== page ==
“MathWorld News is reporting that RSA-640 has been factored. F. Bahr, M. Boehm, J. Franke, and T. Kleinjung, memebers of the German Federal Agency for Information Technology Security (BSI) announced they had cracked the 193-digit number last Friday using the General Number Field Sieve. The team purportedly used 80 opteron CPUs and 5 months to achieve victory.”
I realise that 1024bit keys are exponentially bigger then 640bit, however this shows that the time to crack 1024bit keys are getting awfully close to useless when dealing with material that needs a longish life span, not to mention some of the root certificates in browsers are still 1024bit, and even if it took these guys 5 times as long, those certificates are still going to be valid when they get finished.
And people complained about the 4096bit certificate CAcert uses 🙂 (well complained because not all apps supported key sizes bigger then 1024bit!)
PS found this website, which gives a break down of how long you can expect varying keylengths to be good for.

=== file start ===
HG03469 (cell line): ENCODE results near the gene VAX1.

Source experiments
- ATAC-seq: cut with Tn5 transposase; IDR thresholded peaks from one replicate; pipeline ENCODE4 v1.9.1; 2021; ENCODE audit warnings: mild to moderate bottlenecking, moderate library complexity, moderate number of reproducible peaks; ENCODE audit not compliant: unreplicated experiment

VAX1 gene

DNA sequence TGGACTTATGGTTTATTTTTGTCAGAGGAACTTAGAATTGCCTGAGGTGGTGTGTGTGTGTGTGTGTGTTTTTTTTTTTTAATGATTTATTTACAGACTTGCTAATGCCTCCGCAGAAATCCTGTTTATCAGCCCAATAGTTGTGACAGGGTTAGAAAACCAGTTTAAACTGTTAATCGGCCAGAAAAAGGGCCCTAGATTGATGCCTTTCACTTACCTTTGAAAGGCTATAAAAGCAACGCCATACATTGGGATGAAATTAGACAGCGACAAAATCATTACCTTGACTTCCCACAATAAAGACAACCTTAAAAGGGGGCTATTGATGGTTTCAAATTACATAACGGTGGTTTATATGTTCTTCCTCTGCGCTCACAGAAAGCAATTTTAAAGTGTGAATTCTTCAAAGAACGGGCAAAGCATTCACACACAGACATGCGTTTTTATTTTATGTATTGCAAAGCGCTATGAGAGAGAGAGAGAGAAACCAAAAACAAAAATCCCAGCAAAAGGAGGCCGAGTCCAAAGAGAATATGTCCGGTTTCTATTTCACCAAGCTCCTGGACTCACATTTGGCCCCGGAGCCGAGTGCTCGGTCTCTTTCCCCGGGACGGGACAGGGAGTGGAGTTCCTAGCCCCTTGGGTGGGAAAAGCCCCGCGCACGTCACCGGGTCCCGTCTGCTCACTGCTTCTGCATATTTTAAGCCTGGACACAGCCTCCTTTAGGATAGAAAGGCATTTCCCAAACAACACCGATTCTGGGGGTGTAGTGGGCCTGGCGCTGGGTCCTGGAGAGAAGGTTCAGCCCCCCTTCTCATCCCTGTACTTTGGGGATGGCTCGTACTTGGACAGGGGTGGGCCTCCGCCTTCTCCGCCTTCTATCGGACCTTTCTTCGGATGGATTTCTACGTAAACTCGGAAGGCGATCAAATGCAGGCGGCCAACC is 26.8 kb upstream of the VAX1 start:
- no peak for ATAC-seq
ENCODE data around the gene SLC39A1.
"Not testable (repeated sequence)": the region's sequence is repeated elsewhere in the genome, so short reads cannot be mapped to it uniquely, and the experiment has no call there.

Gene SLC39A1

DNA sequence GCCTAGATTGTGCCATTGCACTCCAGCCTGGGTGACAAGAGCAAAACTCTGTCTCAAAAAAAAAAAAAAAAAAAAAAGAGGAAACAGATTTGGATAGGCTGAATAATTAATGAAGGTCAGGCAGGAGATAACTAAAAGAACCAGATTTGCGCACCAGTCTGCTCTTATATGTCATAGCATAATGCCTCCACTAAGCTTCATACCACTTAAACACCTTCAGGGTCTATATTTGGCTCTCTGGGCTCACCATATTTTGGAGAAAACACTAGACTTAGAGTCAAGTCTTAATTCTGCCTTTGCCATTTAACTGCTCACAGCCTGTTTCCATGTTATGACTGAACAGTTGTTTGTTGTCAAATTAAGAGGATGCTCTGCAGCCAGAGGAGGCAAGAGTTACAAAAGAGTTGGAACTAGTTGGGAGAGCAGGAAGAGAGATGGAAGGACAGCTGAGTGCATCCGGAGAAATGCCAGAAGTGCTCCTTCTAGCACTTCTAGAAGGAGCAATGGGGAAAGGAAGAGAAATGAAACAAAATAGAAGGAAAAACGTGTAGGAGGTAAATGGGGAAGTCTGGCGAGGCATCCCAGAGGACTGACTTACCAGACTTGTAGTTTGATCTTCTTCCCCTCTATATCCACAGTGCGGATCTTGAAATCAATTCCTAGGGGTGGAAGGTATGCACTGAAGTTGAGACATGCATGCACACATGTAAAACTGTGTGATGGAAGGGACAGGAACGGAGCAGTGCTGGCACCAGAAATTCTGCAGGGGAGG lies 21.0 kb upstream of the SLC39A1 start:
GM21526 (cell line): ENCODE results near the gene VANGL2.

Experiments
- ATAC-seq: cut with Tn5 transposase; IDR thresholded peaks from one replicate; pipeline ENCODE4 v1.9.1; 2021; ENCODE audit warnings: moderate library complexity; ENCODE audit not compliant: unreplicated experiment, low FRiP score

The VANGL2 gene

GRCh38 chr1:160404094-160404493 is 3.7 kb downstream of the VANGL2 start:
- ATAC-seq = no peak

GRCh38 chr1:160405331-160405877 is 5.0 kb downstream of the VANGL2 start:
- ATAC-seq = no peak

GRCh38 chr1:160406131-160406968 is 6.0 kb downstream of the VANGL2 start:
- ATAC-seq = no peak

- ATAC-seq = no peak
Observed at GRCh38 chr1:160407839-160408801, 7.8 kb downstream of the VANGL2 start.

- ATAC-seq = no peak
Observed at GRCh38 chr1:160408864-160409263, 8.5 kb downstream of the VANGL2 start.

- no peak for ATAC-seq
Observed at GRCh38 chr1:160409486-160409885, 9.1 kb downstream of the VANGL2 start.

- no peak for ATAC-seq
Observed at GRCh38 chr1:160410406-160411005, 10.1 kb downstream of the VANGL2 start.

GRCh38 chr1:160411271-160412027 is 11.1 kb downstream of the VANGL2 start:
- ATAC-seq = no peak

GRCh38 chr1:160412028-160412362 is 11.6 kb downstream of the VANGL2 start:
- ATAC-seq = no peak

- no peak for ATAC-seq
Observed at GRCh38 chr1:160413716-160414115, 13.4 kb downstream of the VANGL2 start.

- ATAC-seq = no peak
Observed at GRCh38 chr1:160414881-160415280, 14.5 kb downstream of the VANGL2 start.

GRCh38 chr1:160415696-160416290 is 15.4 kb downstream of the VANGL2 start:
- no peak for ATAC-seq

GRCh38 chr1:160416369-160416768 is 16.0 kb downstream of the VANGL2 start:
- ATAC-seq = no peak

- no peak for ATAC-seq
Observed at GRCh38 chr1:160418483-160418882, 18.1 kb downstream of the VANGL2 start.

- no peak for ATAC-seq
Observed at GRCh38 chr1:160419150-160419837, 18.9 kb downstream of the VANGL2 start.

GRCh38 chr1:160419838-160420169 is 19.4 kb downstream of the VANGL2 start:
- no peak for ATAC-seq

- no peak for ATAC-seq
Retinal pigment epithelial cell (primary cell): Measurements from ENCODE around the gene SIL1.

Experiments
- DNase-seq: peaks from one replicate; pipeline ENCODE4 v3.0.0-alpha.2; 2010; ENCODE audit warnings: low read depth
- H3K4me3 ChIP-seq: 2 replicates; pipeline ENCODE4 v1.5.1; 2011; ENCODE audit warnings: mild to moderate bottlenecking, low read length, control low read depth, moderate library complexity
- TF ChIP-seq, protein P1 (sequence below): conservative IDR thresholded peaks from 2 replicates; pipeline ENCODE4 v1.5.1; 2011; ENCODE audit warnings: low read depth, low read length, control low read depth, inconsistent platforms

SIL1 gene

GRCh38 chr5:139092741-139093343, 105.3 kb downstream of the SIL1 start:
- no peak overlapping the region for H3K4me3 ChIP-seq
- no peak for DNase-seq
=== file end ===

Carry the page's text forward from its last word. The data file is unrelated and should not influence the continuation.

I found this somewhat interesting simply from the low-cost perspective – I have 80 opterons sitting in the machine room upstairs and our lab isn’t particularly large or lavishly funded. Someone with better resources might have custom hardware but I suspect it’d be faster just to use one of those 100k+ botnets to go after one of the weaker CA keys.
Toss in things like the persistence of SSLv2 support or export-grade encryption and it’s starting to look a bit risky to be doing business over the web…
It’s a little soon to be getting jittery, 640 bit to 1024 bit is quite a leap (2^80 to 2^112 ie 2^32 times bigger equivolent key space), and the people with the sort of resources to break those kinds of keys are just as likely to be able to get them directly from Verisign in any case.
I’m personally more worried about Verisign and the huge conflict of interest they have with both control of DNS and control of root certificates in all browsers.